Learning programming via web apps
February 15, 2005 8:58 AM   Subscribe

Learning programming via web apps. [+]

I understand the mechanics of programming, like the various control structures and have a decent aptitude for algorithmic thinking. In the programming classes I've had since secondary school in (BASIC/C/Matlab), I've done very well. Now I wish to learn some real-world skills. The projects and assignments in those classes were mostly computational and didn't involve much I/O work, or working with APIs or libraries, data structures, or security..etc. In short, I didn't think I could do anything useful besides the elementary accounting style apps.

Well, I got some webspace for real cheap via a promotional code. So that's given me the motivation to take it to the next step and learn some web apps programming.

I've two projects in mind.

1)Writing my own groupblog engine. Just for the heck of it.
2)Writing my own web-based notes/bookmarks/calender app.

I can run the usual PHP4, Perl5, Python2 apps with access to MySQL, as well as C/C++ binaries.

Which language should I pick? What's the best way for learning with respect to practical skills? From which resources?

Note: I haven't learnt much about OO programming.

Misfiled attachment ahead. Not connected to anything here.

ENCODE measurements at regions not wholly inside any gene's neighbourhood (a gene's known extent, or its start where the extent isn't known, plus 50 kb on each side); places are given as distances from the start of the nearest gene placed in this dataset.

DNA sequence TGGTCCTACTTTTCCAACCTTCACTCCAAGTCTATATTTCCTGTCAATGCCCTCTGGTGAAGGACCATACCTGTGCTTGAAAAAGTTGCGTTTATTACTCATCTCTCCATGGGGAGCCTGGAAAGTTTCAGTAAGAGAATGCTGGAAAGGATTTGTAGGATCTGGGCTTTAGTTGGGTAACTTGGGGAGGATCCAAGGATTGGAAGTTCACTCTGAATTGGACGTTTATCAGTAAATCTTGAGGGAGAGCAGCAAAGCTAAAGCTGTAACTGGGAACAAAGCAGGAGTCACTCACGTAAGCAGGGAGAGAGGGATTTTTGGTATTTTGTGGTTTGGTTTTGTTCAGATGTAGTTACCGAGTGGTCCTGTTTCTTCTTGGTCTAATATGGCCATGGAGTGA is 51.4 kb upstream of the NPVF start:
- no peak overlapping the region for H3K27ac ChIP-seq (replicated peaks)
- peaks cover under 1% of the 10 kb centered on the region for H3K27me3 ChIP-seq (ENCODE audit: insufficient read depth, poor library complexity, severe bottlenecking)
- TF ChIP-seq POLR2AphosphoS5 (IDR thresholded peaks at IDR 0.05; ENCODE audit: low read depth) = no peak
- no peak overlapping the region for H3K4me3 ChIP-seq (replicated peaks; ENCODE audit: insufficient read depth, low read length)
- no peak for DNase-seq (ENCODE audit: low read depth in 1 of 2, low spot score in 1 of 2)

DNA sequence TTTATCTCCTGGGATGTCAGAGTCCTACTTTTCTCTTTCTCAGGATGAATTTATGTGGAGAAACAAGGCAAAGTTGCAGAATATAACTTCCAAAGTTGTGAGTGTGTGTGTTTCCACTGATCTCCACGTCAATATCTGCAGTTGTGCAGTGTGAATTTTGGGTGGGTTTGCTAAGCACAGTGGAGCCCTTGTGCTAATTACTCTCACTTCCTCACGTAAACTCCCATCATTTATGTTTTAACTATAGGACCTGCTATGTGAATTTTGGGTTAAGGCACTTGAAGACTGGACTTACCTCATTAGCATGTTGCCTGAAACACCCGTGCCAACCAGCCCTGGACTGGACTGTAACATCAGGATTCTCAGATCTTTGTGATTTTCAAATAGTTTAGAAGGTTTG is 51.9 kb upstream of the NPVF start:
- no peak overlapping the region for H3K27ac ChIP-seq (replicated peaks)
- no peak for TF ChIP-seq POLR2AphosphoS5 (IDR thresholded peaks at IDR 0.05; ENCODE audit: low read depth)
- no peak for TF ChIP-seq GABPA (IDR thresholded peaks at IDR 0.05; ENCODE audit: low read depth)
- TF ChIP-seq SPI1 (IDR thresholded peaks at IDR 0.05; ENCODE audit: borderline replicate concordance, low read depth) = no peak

posted by daksya to Computers & Internet (19 answers total)
Best answer: If I were in your situation I would start off with PHP. It is a very simple language that allows you to do nice things on web-pages. It is also used by many people on the web (duh) and there is a multitude of information available. The two projects you have in mind are really good for it.

For a starter I would get an O'Reilly book on PHP programming and start with the basics: Show a page on the web, show a page with variables that you get for the database, then build it out from there.

However, what you have to keep in mind is that if you start off with the basics and are trying to write a group-blog there is a very big chance you start off with writing an app now that you will have to rebuild from scratch later on if you want to extend it. The structure of the application is quite important and it can be very frustrating to notice that if you want to have an extra function in your tool you have to change 30-odd pages of PHP.